By Steve Persall
Times Movie Critic
Not many 14-year-olds have movies made about their lives. Zach Bonner is an exception, always has been, and that's why Little Red Wagon is such a sweetly inspiring story.
Bonner made his mark at age 7, when he and sister Kelley first rolled a little red wagon through their Valrico neighborhood, collecting supplies for victims of Hurricane Charley. The response and a visit to a relief shelter launched Zach on a continuing quest to end homelessness. Little Red Wagon literally covers his first steps, a 2007 hike from Tampa to Tallahassee, raising funds and awareness of Bonner's cause.
Directed by David Anspaugh (Hoosiers, Rudy), Little Red Wagon is a movie with a heart as big as Zach's and an endlessly wholesome way of expressing it. There isn't much conflict besides a rivalry with Kelley, played by Daveigh Chase, that Zach coined a word to describe in a telephone interview.
"Like with any movie that's based on a true story, it's a little dramatatized, I guess to make it a more interesting," he said. "She's a little mean in the movie but she's a great person in real life."
Little Red Wagon was produced for a reported $5 million by Philanthropy Project, a not-for-profit organization that selected Zach's story from thousands of candidates. Tampa Bay is represented by Charleston, S.C., since the movie was produced in May 2010, before Florida's incentives program was expanded.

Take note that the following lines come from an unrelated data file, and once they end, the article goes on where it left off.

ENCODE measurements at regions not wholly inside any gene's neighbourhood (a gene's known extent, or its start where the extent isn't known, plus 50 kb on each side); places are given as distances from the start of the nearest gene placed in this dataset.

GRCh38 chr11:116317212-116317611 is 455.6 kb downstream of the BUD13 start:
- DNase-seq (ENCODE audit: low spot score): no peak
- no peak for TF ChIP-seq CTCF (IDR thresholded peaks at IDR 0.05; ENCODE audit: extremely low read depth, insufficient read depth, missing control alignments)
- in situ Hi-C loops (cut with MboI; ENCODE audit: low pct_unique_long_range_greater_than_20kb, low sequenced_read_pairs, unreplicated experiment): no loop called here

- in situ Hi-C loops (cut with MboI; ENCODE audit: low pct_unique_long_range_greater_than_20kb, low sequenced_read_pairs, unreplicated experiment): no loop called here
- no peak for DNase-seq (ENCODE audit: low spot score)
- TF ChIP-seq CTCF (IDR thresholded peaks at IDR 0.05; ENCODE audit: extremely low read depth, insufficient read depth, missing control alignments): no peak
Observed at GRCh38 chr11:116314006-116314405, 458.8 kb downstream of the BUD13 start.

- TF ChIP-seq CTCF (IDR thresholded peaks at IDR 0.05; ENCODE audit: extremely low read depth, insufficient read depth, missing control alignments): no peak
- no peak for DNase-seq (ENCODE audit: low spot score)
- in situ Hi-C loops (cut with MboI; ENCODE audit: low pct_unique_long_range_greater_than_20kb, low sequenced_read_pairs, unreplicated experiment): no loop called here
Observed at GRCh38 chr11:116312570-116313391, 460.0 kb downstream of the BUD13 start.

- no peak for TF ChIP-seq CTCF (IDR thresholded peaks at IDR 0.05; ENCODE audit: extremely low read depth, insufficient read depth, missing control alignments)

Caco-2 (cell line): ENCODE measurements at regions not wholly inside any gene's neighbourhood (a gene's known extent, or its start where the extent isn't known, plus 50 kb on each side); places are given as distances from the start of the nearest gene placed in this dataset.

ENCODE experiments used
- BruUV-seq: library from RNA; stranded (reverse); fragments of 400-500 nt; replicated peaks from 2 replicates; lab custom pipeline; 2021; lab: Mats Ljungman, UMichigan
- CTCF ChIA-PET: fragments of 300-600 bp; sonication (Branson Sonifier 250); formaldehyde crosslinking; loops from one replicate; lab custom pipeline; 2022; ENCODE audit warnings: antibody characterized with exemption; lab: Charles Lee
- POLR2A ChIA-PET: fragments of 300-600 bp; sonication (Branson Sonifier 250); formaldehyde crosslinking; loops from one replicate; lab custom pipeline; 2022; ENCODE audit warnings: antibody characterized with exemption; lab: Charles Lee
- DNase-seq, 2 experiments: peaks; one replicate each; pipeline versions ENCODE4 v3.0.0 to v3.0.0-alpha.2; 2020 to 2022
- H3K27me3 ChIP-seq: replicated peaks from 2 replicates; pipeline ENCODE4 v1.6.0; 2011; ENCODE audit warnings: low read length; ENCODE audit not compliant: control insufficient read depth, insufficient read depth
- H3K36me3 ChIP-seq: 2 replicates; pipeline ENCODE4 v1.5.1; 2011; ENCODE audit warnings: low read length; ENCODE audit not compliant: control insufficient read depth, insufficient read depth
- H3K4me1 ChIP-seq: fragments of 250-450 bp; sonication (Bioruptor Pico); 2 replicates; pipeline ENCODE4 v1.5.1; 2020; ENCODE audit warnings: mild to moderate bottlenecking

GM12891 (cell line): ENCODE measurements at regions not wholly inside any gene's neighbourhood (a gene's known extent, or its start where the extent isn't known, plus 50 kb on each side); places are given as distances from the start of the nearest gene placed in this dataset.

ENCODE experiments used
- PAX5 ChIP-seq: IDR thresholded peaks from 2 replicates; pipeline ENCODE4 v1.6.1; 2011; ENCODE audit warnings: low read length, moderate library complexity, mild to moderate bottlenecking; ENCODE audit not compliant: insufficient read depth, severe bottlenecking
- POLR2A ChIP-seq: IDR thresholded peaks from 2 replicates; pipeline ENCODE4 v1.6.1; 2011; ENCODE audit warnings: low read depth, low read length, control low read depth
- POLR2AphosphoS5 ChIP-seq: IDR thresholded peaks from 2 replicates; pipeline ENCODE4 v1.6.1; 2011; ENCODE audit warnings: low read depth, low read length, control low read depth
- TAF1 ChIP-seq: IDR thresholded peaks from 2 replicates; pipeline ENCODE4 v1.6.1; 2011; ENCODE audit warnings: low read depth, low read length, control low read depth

Between taking eighth-grade classes online and working on his Little Red Wagon foundation, Zach has been drumming up support for the movie, hoping it will help his cause.
"The movie has incredible potential in creating awareness," he said. A picture is worth a thousand words but a movie is worth so much more. Through a movie we can touch people that maybe don't always read the newspaper or watch the news on TV. It tells them what's involved, but in a way that's entertaining and engaging."
Anspaugh's movie fits that description, with its saccharine style balanced by a few solid performances, including Anna Gunn, poles apart from her Breaking Bad steeliness as Zach's supportive mother Laurie, and Frances O'Connor as a homeless mother in a parallel heart-tugger. It's a nice movie, probably too much so for viewers seeking meatier drama.
Little Red Wagon tells the story of Zach — played by Chandler Canterbury — as a child innocently obsessed with helping others. Zach's constantly clogged voicemail, confusion about where he's supposed to be and 4 a.m. wake-up calls are proof that art is imitating life. But not all of it, he assures.
"I make it a point to still try and be a kid," said a teenager who likes playing baseball and hanging with friends. "I can only do the foundation as long as it's fun and something I enjoy doing. When it stops being fun, it may be time to stop doing it.
"But it has remained fun. I still make the time to go out and be a kid because we're only a kid once."
Grades: Little Red Wagon B, Zach Bonner A+